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5 surprises to watch for in 2022

Added 12-06-21 04:04:02pm EST - “Pandemic shortages could become unexpected surpluses--and abortion rights battles might generate political shock waves.” - News.yahoo.com


Posted By TheNewsCommenter: From News.yahoo.com: “5 surprises to watch for in 2022”. Below is an excerpt from the article.

The year began with the unimaginable takeover of the U.S. Capitol by mobs of Trump supporters hoping to stop Joe Biden’s path to the presidency. They failed, and Biden began his term promising a return to normalcy after the Covid pandemic. The Covid Delta variant spoiled that picnic, and now Omicron has brought more rain. Along the way, Tom Brady won another Super Bowl, with a new team, at the age of 43. Billionaires went to space and the Taliban stunned the world by retaking control of Afghanistan.

The outlook for 2022 includes lots of uncertainty about whether the Covid virus will mutate into a new monster or eventually peter out. The Federal Reserve has finally acknowledged that worrisome levels of inflation aren’t so temporary after all, and will require more forceful Fed action in 2022. The upcoming midterm elections will dominate American politics, and former President Trump, the de facto leader of the Republican party, still looms as a biting wind able to whip sparks of dissatisfaction into destructive wildfires.

Shortages become surpluses. Inflation, currently 6.2%, still derives mainly from anomalies related to the Covid pandemic that won’t last forever. What if trends reverse and shortages become surpluses? It’s possible. Retailers are placing orders early and stocking as much as they can get. Factories are running at maximum capacity, or more. If consumer demand shifts back toward services, declining demand for goods could trigger downward price pressure. “In certain sectors, this can occur,” Michelle Meyer, chief US economist for Bank of America, told reporters during a briefing on Dec. 2. “For big-ticket items like homes and cars, I could see this play out and create that type of price correction.”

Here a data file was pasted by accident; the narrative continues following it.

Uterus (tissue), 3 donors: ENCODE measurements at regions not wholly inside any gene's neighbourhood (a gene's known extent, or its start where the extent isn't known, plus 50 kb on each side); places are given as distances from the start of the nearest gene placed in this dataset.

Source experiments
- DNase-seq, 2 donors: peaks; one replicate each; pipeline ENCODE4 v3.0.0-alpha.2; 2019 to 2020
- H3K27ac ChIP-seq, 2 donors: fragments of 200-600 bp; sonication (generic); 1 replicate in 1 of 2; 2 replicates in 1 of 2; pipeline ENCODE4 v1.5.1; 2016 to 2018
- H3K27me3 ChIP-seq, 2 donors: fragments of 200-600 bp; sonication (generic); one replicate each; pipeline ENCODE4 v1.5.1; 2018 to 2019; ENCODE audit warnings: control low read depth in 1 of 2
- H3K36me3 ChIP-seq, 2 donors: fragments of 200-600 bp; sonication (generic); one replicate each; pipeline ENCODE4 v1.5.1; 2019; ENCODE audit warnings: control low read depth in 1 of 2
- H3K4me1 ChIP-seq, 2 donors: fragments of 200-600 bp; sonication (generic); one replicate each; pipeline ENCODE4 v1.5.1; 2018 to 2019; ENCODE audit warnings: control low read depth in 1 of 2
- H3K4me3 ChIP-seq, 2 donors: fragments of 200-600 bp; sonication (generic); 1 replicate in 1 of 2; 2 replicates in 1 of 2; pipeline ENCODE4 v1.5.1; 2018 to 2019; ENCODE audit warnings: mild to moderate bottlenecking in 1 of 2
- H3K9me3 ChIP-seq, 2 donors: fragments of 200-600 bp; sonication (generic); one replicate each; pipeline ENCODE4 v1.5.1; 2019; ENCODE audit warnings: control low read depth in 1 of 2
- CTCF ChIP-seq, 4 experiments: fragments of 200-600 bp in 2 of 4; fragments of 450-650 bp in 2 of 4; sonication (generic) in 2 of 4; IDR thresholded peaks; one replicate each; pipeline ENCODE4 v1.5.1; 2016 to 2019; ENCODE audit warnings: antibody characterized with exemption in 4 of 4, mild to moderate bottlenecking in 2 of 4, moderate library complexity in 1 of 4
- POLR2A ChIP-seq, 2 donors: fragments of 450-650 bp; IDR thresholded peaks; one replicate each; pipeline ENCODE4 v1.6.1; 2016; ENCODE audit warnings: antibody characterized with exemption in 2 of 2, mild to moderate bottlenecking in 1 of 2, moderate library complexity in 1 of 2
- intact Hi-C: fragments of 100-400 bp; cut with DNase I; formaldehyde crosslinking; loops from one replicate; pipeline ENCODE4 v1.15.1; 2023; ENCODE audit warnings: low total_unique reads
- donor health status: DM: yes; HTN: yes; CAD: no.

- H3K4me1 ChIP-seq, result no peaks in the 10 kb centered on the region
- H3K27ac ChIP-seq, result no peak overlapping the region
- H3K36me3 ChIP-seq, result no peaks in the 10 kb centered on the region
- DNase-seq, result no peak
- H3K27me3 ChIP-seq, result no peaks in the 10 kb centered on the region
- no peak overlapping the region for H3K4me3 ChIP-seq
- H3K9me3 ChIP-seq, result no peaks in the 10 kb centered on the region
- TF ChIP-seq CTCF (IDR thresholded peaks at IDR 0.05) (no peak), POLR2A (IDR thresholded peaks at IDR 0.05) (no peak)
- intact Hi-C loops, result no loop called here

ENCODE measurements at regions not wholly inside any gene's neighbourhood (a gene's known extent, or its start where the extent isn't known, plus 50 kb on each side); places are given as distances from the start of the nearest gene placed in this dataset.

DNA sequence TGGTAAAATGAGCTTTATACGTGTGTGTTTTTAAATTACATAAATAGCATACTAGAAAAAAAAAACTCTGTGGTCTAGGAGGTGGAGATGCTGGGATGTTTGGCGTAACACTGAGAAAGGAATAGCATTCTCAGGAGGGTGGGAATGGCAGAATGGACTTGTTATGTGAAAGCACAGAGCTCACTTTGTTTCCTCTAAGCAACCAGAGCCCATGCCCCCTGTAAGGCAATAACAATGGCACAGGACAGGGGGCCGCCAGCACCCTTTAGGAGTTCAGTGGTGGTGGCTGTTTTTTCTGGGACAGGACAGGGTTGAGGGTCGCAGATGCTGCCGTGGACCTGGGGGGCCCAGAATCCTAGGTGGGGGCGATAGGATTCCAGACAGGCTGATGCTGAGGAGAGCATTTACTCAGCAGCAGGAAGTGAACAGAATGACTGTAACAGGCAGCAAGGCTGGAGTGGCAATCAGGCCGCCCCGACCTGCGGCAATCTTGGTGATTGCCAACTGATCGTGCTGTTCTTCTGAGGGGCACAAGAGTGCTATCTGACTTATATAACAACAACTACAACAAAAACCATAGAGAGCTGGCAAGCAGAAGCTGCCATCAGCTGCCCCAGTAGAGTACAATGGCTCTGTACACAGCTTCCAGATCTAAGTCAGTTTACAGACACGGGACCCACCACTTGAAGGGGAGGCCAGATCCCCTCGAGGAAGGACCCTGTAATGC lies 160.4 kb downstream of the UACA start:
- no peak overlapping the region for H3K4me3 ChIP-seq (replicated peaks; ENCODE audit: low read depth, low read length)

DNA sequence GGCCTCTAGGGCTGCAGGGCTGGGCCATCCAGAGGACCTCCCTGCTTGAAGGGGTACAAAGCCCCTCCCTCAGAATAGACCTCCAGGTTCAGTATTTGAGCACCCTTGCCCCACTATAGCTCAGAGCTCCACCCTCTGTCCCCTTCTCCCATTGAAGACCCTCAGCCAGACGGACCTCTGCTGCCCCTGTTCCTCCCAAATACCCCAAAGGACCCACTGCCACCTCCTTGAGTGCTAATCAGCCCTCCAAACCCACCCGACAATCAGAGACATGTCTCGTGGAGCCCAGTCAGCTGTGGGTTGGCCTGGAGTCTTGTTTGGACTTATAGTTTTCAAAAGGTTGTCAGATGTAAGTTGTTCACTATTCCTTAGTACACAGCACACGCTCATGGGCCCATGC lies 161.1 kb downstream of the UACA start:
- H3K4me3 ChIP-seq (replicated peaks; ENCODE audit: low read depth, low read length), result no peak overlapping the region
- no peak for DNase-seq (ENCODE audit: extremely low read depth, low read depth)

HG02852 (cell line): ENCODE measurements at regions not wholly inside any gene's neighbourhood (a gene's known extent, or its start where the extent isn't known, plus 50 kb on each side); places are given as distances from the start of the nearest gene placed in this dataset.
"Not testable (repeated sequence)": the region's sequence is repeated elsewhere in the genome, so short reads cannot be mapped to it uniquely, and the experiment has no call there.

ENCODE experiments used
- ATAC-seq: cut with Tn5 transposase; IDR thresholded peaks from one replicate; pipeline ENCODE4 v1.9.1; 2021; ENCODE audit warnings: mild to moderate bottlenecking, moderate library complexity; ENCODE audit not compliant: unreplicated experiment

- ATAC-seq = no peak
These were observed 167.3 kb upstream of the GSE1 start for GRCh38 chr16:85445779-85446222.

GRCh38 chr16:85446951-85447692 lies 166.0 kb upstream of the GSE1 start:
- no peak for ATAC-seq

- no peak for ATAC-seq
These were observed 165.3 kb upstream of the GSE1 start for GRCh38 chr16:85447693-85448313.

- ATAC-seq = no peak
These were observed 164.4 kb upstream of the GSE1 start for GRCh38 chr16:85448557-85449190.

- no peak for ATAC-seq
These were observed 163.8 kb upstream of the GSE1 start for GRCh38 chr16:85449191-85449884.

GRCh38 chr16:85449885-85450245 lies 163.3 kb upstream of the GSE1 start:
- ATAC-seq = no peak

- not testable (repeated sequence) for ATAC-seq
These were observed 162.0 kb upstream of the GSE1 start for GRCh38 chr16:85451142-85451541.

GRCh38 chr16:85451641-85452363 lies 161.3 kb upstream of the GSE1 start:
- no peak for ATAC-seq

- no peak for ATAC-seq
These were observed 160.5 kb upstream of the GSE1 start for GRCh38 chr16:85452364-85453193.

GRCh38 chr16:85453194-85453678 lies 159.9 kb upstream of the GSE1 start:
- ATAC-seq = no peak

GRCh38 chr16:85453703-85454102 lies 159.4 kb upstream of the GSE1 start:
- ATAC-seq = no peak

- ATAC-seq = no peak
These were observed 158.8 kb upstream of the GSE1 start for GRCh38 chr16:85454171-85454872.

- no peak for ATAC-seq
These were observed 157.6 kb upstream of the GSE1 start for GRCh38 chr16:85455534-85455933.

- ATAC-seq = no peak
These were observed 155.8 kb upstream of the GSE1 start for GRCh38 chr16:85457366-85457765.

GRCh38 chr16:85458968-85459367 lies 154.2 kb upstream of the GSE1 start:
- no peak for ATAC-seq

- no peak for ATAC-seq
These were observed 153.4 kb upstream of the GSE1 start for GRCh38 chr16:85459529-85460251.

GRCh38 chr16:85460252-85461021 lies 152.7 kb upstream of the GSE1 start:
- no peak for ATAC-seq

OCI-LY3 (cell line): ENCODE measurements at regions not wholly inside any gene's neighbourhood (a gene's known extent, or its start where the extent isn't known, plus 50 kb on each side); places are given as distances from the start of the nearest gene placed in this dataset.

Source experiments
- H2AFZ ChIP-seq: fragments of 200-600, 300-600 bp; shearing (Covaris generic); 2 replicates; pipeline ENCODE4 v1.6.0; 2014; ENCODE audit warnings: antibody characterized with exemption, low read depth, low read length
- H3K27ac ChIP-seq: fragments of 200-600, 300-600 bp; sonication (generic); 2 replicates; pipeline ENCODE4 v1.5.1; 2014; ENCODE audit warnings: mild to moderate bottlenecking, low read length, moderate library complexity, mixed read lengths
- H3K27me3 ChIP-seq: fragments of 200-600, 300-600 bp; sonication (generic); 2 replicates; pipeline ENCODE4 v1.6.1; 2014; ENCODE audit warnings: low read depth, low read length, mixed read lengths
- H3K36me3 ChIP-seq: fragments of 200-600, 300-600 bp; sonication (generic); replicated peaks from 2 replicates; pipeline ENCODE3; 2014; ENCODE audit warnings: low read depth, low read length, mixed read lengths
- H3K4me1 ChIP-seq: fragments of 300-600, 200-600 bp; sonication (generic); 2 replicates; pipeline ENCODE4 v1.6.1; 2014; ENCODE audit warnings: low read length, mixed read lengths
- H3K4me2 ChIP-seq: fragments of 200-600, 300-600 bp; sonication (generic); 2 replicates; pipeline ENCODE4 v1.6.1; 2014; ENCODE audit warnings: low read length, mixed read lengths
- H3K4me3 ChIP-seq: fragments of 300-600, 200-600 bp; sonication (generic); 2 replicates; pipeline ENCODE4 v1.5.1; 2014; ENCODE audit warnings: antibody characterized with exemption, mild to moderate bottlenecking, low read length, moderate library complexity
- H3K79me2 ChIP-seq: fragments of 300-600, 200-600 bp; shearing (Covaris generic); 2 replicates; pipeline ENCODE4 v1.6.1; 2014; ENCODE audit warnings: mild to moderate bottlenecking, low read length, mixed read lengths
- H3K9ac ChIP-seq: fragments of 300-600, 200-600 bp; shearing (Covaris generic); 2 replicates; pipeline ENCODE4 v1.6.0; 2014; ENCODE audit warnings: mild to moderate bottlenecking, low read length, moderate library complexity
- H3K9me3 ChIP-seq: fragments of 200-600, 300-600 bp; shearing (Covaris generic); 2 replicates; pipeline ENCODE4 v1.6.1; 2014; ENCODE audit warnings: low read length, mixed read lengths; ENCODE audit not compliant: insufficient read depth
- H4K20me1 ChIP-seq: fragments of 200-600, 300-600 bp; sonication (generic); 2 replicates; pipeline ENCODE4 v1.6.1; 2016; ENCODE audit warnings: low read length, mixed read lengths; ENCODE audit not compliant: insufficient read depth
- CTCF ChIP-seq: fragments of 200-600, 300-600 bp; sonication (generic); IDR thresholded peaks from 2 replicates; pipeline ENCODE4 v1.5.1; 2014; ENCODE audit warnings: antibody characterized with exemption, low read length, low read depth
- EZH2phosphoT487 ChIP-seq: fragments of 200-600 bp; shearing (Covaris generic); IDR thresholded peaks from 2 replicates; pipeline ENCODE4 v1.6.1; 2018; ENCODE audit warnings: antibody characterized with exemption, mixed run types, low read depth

The 2021 debate was whether elevated inflation would be “transient” or “permanent.” But nobody ever defined either word, and Biden’s prediction in July that inflation would be temporary seemed mistaken a few months later, when it had gone up further instead of declining. Six or nine months into 2022, however, inflation could dissipate and fall back toward the Fed’s target of 2%. That would certainly help Biden and his fellow Democrats, who seem sure to lose control of one or both houses of Congress if consumers are still battling escalating gas, food and rent costs in November of 2022.

Abortion explodes. If the Supreme Court weakens or overturns the Roe v. Wade abortion protections next year, as seems increasingly likely, there’s bound to be blowback, perhaps on an unprecedented scale. Most Americans think there should be some restrictions on abortion, but they also want the Court to leave Roe in place. Overturning it would put the Court sharply at odds with public opinion, making an emotional issue for many voters even more visceral.


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